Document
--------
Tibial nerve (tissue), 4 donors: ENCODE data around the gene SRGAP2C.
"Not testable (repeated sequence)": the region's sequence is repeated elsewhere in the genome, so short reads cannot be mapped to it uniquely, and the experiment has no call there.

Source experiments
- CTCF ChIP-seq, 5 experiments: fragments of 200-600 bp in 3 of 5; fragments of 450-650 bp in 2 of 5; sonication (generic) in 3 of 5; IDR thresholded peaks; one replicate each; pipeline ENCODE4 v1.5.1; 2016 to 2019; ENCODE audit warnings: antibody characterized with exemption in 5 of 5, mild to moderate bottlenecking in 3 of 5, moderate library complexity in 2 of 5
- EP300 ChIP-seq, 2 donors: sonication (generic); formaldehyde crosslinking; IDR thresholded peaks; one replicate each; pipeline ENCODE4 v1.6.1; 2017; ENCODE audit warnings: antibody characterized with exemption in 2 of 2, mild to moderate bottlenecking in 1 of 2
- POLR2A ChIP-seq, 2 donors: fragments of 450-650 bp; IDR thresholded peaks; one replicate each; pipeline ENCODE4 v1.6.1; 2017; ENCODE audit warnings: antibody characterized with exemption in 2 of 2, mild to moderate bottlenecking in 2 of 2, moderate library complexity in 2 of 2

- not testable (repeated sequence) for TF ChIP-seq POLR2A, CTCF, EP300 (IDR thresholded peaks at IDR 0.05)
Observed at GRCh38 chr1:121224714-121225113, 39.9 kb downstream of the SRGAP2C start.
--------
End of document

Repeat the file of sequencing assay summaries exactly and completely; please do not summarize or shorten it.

Tibial nerve (tissue), 4 donors: ENCODE data around the gene SRGAP2C.
"Not testable (repeated sequence)": the region's sequence is repeated elsewhere in the genome, so short reads cannot be mapped to it uniquely, and the experiment has no call there.

Source experiments
- CTCF ChIP-seq, 5 experiments: fragments of 200-600 bp in 3 of 5; fragments of 450-650 bp in 2 of 5; sonication (generic) in 3 of 5; IDR thresholded peaks; one replicate each; pipeline ENCODE4 v1.5.1; 2016 to 2019; ENCODE audit warnings: antibody characterized with exemption in 5 of 5, mild to moderate bottlenecking in 3 of 5, moderate library complexity in 2 of 5
- EP300 ChIP-seq, 2 donors: sonication (generic); formaldehyde crosslinking; IDR thresholded peaks; one replicate each; pipeline ENCODE4 v1.6.1; 2017; ENCODE audit warnings: antibody characterized with exemption in 2 of 2, mild to moderate bottlenecking in 1 of 2
- POLR2A ChIP-seq, 2 donors: fragments of 450-650 bp; IDR thresholded peaks; one replicate each; pipeline ENCODE4 v1.6.1; 2017; ENCODE audit warnings: antibody characterized with exemption in 2 of 2, mild to moderate bottlenecking in 2 of 2, moderate library complexity in 2 of 2

- not testable (repeated sequence) for TF ChIP-seq POLR2A, CTCF, EP300 (IDR thresholded peaks at IDR 0.05)
Observed at GRCh38 chr1:121224714-121225113, 39.9 kb downstream of the SRGAP2C start.